Harebell
Delicate and graceful, the purple bell-shaped flowers of this perennial are attractive, but have no noticeable scent. Each plant produces an abundance of flowers. They are also ideal for rock gardens, naturalized areas and containers.
Botanical Name: Campanula rotundifolia
Nom Français: Campanule à feuilles rondes

Features

Bloom colour: Blue | Purple
Blooms: Fall - Zone 5 | Summer - Zone 5
Pollinators: Bees | Butterflies | Other
Sun or Shade: Full Sun | Partial Sun
Plant Type: Perennial
Height: Up to 2 feet (70 cm)
Across Canada
It grows well in hardiness zones: 3-7

This beautiful flower is a perennial that flowers from summer to fall. Some say it spreads quickly, but compared to some other quickly spreading garden plants, it seems rather tame.

Planting

Fields, rocky outcrops, sunny borders
Water requirement: Dry to moderate
Sandy
To plant outdoors by seeds, simply scatter the seeds on top of soil in the late fall. Do not cover with soil. In spring, your seeds will sprout when it becomes warm enough to do so.
To propogate your harebells, it is best to do it in spring after the first shoots of your harebells surface. Using a sharp knife, cut your shoot at the base where it's emerging from its root system. Some roots may be attached to your shoot, which will stimulate growth. Trim lower leave and place in a container in medium to wet soil. Before sowing seeds indoors, a 4 week period of cold-stratification is necessary, To do so, place seeds in a plastic bag in the refrigerator. After 4 weeks, remove seeds and scatter on top of moist soil. Do not cover with soil as they require light to germinate.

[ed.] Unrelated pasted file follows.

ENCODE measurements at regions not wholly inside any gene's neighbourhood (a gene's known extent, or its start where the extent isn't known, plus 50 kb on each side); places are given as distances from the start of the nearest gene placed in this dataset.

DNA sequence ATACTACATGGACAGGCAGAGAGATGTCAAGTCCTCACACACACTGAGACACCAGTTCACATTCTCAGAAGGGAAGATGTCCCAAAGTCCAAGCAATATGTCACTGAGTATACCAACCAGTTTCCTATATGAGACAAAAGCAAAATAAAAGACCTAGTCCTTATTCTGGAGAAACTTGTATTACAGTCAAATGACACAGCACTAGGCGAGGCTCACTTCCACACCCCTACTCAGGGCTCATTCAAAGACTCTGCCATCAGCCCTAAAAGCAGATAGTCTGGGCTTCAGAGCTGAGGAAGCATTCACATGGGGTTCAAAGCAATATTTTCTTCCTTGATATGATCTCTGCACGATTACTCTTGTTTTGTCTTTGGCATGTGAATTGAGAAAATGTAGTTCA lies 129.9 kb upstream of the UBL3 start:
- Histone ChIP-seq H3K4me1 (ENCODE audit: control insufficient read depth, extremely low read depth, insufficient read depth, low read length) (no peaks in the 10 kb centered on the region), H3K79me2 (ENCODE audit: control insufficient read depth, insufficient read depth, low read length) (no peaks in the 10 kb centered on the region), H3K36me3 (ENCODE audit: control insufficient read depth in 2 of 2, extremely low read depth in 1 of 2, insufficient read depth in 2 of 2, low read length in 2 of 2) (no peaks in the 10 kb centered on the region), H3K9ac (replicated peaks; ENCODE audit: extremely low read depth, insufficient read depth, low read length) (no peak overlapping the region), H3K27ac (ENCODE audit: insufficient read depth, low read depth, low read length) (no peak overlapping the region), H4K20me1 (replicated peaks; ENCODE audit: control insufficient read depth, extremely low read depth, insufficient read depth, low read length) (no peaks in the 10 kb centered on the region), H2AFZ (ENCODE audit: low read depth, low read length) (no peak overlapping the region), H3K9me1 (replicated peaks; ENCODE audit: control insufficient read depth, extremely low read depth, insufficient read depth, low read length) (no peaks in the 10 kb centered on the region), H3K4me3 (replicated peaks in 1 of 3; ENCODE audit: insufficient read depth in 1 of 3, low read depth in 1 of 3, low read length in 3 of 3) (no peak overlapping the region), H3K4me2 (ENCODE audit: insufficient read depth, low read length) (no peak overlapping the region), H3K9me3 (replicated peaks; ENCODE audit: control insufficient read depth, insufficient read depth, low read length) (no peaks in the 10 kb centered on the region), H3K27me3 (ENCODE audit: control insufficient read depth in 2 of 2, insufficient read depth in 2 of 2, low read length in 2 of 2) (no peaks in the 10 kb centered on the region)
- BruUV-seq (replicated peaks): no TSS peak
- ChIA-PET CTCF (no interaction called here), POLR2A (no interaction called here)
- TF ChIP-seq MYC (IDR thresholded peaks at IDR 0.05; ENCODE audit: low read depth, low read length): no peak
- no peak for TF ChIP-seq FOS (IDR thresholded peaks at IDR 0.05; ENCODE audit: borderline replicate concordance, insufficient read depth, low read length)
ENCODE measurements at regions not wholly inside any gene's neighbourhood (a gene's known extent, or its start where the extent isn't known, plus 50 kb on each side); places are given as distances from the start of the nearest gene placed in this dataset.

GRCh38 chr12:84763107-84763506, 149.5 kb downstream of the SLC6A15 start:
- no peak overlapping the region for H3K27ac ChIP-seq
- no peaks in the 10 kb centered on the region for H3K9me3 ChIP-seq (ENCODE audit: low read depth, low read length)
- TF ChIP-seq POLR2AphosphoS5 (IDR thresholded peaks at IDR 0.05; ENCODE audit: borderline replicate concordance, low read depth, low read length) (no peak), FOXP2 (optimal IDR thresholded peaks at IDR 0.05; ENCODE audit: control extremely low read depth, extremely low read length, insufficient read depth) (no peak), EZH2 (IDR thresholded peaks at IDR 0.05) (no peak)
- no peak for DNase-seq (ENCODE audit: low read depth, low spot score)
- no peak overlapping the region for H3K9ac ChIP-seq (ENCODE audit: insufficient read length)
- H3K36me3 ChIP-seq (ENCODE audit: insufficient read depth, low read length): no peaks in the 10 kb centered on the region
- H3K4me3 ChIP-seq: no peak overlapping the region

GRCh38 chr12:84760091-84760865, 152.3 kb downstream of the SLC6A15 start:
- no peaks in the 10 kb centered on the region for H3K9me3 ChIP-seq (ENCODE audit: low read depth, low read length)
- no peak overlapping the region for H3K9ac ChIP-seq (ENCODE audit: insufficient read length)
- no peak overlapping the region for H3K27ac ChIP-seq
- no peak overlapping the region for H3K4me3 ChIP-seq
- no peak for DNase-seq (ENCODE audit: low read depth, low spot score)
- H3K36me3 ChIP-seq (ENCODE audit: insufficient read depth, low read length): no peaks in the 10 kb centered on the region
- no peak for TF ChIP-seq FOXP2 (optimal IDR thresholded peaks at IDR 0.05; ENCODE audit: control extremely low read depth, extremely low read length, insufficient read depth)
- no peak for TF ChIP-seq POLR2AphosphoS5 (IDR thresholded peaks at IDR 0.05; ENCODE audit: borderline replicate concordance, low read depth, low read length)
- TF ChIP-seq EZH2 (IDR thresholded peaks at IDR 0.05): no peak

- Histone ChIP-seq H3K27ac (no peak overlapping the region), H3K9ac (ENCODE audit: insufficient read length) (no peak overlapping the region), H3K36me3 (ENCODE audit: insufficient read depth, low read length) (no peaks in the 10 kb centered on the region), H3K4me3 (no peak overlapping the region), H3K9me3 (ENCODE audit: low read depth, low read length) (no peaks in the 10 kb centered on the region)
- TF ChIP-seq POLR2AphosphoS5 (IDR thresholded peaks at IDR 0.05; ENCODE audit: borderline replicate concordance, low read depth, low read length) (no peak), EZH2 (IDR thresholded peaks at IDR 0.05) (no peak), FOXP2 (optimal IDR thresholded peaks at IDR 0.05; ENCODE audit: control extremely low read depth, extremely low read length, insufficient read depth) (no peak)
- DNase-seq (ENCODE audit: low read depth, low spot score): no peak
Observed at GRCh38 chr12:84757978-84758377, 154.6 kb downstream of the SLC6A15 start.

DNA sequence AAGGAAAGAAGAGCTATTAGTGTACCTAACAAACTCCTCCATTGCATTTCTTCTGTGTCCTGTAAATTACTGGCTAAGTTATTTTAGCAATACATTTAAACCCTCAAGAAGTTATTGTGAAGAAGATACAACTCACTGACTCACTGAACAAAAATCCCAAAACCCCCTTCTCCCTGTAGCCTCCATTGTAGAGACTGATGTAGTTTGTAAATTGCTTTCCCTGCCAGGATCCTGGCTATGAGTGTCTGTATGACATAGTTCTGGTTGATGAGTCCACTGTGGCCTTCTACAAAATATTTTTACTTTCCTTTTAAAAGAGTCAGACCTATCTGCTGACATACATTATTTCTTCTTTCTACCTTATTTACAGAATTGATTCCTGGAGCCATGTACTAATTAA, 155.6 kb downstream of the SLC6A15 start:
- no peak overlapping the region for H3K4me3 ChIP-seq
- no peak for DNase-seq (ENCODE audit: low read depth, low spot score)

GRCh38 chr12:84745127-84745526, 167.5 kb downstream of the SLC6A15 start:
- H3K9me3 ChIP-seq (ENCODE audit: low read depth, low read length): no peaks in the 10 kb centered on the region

Care

Harebells prefer cool summer climates, and typically need regular and even moisture. Deadhead spent flowers to encourage additional bloom. They will spread in the garden by creeping roots. They may be propagated by cuttings, but division of mature plants can be difficult.
There are no known diseases or pests of the harebell.

Pruning

Spread: 15-45cm
Harebells self-sow pretty easily. After seed pods turn green and full, within a couple of days brown seeds will emerge. You can harvest seeds just before they explode out of the pods and keep them in a paper bag to let them ripen. To plant by seeding, simply scatter the seeds on top of soil and sprinkle a small layer of soil on top. You can also divide the plant into 2 using the stems. To do this, remove the leaves at the lower part of the stem and place them in the soil. Cover it with a healthy layer of earth (about 1.5-2"), and keep the top of the plant vertical. New roots will emerge from the stem at which point you can remove them from the original plant.

Considerations

They are pollinated by hummingbirds, butterflies and bees. The leaves are eaten by some people raw in salads or in smoothies.
Edible | Native to Canada

Styling and Use

Place in moist shaded areas of rock gardens. It is also effective in lightly shaded woodland areas where plants can be left alone to naturalize. It is best to mass them in large groups. They thrive in dry grassy areas, on edges of forests, and rocky, sandy soils along shorelines.
Spiderwort, roses, grasses among others

Other

It goes by a variety of different names including bluebell, bellflower, lady's thimble and dead men's bells. It was used in the manufacture of blue dye for tartans. To some tribes, it was known as "blue rain flower" and it was believed that it would rain if picked.

History

There isn't much recorded on its use by humans, although it is said the Cree used a compress from the roots to speed healing and reduce swelling or bleeding of cuts or abrasions.

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